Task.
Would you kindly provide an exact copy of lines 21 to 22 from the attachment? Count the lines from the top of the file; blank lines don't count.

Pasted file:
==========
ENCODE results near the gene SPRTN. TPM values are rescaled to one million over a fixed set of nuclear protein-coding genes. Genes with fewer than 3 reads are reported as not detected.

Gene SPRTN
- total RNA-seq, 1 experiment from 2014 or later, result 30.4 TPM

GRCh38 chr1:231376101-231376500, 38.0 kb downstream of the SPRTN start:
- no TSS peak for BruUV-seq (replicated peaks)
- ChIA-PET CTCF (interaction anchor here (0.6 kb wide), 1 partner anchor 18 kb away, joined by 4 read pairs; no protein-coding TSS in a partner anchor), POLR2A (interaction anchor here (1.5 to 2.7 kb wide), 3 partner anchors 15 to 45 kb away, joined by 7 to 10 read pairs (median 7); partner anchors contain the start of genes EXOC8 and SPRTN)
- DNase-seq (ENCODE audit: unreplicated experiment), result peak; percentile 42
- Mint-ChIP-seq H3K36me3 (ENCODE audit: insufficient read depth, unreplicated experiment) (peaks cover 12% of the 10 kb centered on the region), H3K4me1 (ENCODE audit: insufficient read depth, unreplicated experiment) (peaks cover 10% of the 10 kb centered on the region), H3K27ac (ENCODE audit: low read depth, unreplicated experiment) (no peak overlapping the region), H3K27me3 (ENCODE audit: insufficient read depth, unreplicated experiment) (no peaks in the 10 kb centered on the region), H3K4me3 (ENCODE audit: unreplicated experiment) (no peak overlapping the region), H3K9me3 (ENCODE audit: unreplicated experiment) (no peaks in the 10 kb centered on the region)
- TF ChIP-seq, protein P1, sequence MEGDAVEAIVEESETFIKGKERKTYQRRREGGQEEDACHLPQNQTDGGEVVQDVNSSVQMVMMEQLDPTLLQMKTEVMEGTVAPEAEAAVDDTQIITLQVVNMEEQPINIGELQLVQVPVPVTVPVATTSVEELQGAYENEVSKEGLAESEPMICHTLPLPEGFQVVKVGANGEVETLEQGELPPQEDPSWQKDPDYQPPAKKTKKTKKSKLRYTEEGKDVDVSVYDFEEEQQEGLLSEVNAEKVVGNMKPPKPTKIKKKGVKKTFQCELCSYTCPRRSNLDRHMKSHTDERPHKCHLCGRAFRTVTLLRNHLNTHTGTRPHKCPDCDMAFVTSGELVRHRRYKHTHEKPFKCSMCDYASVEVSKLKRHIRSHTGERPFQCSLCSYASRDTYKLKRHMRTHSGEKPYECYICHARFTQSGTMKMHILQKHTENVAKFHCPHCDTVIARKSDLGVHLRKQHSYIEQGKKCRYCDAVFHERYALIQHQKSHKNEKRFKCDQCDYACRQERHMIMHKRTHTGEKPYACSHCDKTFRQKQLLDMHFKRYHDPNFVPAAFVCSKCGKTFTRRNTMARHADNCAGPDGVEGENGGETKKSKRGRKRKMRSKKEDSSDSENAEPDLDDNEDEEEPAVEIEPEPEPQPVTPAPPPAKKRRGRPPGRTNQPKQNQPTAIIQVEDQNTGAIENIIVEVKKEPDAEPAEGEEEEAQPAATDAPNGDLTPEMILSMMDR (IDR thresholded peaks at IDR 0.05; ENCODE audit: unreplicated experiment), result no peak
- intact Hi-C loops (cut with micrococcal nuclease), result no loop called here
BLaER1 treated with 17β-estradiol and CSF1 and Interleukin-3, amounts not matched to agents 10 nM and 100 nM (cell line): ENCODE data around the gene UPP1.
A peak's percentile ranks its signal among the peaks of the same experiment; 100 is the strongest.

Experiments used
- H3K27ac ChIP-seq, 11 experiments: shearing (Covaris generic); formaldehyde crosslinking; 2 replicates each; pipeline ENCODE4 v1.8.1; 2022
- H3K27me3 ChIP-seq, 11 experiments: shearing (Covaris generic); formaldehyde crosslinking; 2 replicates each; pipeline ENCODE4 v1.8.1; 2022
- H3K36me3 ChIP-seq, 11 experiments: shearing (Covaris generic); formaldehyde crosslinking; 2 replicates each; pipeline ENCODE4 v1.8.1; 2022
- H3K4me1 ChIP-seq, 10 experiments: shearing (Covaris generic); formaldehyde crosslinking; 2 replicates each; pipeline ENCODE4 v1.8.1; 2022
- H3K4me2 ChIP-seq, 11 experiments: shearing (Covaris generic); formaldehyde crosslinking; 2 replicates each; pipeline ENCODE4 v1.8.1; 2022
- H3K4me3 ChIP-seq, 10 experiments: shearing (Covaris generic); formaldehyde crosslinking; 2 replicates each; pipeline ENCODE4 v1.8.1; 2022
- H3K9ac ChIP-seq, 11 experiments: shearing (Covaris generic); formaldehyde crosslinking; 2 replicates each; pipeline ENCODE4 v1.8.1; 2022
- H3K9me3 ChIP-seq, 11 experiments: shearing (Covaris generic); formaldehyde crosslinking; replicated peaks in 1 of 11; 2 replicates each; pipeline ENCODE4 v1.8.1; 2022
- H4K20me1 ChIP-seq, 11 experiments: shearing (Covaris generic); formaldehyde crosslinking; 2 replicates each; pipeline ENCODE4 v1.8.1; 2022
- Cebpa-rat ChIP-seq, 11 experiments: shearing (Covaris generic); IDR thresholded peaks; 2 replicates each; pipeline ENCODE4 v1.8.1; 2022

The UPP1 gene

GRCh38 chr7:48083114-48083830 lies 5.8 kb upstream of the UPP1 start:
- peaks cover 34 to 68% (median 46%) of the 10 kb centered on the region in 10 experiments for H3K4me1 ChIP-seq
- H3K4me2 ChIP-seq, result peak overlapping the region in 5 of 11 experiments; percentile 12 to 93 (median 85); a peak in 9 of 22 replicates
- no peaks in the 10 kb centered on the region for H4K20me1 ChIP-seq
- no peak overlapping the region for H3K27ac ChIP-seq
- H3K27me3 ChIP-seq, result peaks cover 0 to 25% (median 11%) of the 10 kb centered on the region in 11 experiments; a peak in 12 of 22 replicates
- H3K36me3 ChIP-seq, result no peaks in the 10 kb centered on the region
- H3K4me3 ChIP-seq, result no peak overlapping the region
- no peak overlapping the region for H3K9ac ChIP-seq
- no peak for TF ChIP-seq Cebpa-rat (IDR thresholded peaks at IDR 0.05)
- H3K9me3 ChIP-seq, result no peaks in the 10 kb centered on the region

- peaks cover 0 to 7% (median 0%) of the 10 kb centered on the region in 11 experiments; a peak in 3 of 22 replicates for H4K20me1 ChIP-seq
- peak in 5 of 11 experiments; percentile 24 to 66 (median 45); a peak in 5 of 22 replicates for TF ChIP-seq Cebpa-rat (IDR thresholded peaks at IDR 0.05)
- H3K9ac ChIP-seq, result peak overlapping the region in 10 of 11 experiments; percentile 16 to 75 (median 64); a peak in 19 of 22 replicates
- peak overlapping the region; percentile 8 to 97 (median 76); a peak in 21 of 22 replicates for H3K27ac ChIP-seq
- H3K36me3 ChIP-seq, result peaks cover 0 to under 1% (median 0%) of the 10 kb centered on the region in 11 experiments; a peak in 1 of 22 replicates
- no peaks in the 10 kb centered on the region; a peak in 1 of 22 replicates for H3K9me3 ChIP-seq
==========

- H3K9me3 ChIP-seq, 11 experiments: shearing (Covaris generic); formaldehyde crosslinking; replicated peaks in 1 of 11; 2 replicates each; pipeline ENCODE4 v1.8.1; 2022
- H4K20me1 ChIP-seq, 11 experiments: shearing (Covaris generic); formaldehyde crosslinking; 2 replicates each; pipeline ENCODE4 v1.8.1; 2022